Iam not able to find the value of $klm$. If you can suggest some method.

- 4 years, 5 months ago

It should be $3l + 4m = 5$, not $k + 3l + 4m = 5$, for the coefficient of $d$. You're on the right track!

- 4 years, 5 months ago

But doesn't this imply that the signs of $k$ and $l$ will be different, as we had assumed that $k,l\le 0$.

- 4 years, 5 months ago

No, I don't think so, let me try.

- 4 years, 5 months ago

I am still not able to do it.

- 4 years, 5 months ago

Can you gimme some pointers as to where to learn it from and its applications

- 4 years, 5 months ago

- 4 years, 5 months ago

@Ameya Daigavane And one more thing, what does $\displaystyle \sum _{ r imply. Does it imply $\displaystyle \sum _{ s=1 }^{ n }{ \sum _{ r=1 }^{ n }{ { a }_{ r }{ a }_{ s } } }$

- 4 years, 5 months ago

No it does not, $r$ goes from $1$ to $s - 1$, not till $n$. It should be $\sum_{r < s}a_ra_s = \sum_{s = 1}^n \sum_{r = 1}^{s - 1} a_ra_s$ assuming the sum is over all pairs.

- 4 years, 5 months ago

Thanks a lot, you just solved another doubt of mine

- 4 years, 5 months ago

- 4 years, 5 months ago

- 4 years, 5 months ago

- 4 years, 5 months ago

As am on mobile right now so couldn't post another post for this one so would you please consider it and clear my doubt here only.

A straight line is drawn through the centre of a square $ABCD$ intersecting side $AB$ at $N$ so that $AN:NB=1:2$. On this line take an arbitrary point $M$ lying inside the square. Prove that the distances from the point $M$ to the sides $AB, AD, BC, CD$ of the square taken in that order, form an $A.P.$

I did it by considering any vertex as origin then considering sides common to it as axes and then calculating the distance of the point from the sides and then find out the common difference.

I would appreciate it if someone would tell me how to do a rigorous proof which would teach my some interesting new things given that I am a noob at coordinate geometry.

- 4 years, 5 months ago We have, $d_1 + d_4 = d_2 + d_3 = 3a$ $\Rightarrow d_2 - d_1 = d_4 - d_3$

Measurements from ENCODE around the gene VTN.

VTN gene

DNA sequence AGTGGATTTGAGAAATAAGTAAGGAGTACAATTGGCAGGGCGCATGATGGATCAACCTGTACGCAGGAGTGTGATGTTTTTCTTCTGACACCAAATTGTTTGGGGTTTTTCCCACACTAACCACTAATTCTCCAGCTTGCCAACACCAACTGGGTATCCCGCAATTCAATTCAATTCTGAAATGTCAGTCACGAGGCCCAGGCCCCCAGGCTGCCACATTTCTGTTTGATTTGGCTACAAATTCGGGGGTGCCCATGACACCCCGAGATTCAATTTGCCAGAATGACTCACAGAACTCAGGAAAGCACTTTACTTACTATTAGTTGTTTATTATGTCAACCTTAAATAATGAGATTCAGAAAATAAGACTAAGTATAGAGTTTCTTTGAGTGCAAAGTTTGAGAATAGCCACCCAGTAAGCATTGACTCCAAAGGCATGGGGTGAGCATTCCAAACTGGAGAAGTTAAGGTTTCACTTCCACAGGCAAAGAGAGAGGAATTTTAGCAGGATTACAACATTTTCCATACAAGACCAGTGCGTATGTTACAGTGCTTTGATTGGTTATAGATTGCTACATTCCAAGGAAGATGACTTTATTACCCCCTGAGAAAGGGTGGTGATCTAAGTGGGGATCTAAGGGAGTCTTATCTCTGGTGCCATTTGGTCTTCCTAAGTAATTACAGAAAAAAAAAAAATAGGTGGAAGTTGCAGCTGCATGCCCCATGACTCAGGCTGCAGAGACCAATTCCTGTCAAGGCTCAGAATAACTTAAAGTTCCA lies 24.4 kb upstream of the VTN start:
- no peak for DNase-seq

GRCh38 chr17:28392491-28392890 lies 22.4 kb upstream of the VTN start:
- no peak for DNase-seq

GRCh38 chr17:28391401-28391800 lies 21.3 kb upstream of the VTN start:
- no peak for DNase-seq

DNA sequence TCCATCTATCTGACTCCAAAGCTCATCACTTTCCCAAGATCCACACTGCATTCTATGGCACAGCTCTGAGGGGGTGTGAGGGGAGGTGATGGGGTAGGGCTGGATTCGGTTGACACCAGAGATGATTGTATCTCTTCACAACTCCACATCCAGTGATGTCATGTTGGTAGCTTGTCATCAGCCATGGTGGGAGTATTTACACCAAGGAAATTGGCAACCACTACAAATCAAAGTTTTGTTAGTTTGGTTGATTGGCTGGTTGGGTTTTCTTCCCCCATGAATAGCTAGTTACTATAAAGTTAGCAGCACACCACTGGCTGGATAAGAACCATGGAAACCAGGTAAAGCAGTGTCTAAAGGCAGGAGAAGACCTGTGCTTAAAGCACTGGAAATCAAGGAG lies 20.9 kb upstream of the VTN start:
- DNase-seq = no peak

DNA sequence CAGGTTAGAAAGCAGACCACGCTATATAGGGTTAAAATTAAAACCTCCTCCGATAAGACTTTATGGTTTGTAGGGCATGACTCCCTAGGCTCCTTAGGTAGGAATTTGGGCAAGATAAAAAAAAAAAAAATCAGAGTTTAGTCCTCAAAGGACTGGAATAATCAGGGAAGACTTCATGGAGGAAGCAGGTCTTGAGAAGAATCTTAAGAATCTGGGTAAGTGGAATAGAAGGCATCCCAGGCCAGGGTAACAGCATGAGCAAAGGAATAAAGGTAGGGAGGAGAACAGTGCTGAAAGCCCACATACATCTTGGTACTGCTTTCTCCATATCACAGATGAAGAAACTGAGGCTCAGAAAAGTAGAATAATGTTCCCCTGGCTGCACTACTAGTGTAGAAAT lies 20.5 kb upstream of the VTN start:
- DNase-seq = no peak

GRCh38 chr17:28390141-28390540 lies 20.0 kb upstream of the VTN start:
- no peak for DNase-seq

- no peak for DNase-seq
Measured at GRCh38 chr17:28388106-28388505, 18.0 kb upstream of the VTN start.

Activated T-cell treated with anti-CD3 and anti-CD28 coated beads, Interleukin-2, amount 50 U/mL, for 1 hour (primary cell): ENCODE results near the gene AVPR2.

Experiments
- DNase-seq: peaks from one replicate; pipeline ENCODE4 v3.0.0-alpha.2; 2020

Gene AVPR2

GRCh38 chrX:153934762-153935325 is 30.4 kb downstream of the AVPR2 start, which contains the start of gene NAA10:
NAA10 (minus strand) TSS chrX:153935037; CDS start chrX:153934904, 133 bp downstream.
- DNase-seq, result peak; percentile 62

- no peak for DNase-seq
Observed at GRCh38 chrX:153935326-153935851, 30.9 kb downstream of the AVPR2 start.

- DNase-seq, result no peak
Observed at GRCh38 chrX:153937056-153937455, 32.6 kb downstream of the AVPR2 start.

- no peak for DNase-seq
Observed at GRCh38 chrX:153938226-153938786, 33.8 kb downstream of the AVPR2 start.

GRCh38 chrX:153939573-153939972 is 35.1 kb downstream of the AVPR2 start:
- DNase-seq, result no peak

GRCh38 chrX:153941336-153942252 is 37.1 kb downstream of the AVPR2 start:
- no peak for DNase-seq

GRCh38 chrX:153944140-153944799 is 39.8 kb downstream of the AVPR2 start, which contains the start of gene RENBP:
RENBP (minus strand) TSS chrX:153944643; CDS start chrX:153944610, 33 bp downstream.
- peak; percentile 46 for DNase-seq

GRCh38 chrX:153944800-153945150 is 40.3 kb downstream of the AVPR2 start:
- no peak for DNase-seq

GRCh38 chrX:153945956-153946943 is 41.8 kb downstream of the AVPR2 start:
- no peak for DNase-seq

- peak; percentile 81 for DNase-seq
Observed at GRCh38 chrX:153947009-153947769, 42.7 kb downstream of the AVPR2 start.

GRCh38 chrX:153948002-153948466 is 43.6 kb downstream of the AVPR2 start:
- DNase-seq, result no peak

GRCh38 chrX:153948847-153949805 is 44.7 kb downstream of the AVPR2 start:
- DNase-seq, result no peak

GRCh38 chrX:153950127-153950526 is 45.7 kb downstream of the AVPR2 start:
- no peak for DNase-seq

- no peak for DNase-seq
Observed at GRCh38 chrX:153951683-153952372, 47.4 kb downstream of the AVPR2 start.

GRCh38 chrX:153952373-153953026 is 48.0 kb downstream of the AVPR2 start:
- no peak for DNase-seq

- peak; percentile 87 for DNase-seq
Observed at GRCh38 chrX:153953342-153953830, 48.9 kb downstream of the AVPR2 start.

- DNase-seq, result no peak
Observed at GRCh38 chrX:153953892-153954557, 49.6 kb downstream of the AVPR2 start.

If we show $d_1 + d_3 = 2d_2$, we are done.
Note that, $\triangle MNY \sim \triangle ONX$

So, $\frac{d_1}{\frac{3a}{2}} =\frac{d_2 - a}{\frac{a}{2}}$

$\Rightarrow d_1 = 3d_2 - 3a = 2d_2 - d_3$

as $d_3 = 3a - d_2$, and we're finished.

- 4 years, 5 months ago

I did it the exact same way, just with one little deviation which was I selected the length of the sides to be $a$ instead of $3a$, it made things just a little harder to visualize. And did you think up anything about the question in the main post, or could you suggest me some text to read it from.

- 4 years, 5 months ago

Hmm... Quick enough. Good solution.

- 4 years, 5 months ago

Can you please look into the question in the original post, and provide me some other way to solve than the one that I did as stated in the note, or you could help me figure out where I am going wrong in the method suggested by @Ameya Daigavane.

- 4 years, 5 months ago

One more thing you gotta tell me, how do you draw and post these diagrams on Brilliant.

- 4 years, 5 months ago

I used Asymptote to create the diagram.

- 4 years, 5 months ago

- 4 years, 5 months ago

- 4 years, 5 months ago

Here's a better way. Let the length of the square be $2a$ and take the origin as the centre of the square. Also, let the coordinate axes be parallel to the sides of the square.

I think you can proceed from here.

- 4 years, 5 months ago

I don't think co-ordinate geometry is the best way here.

- 4 years, 5 months ago

I guess it is. I was able to do it with that in under 5 minutes.

- 4 years, 5 months ago

Just similarity of the triangles should be enough, it's pretty fast. I'll upload a diagram.

- 4 years, 5 months ago